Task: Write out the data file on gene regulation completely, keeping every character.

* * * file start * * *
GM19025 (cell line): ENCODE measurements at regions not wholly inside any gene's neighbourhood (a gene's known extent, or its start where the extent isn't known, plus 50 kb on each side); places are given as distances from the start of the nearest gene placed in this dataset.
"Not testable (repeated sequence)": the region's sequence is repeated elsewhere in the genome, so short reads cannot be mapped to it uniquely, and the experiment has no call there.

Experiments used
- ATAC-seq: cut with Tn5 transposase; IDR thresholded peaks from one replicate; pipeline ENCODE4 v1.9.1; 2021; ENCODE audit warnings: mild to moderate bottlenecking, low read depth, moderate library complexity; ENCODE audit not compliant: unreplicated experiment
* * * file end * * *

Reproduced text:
GM19025 (cell line): ENCODE measurements at regions not wholly inside any gene's neighbourhood (a gene's known extent, or its start where the extent isn't known, plus 50 kb on each side); places are given as distances from the start of the nearest gene placed in this dataset.
"Not testable (repeated sequence)": the region's sequence is repeated elsewhere in the genome, so short reads cannot be mapped to it uniquely, and the experiment has no call there.

Experiments used
- ATAC-seq: cut with Tn5 transposase; IDR thresholded peaks from one replicate; pipeline ENCODE4 v1.9.1; 2021; ENCODE audit warnings: mild to moderate bottlenecking, low read depth, moderate library complexity; ENCODE audit not compliant: unreplicated experiment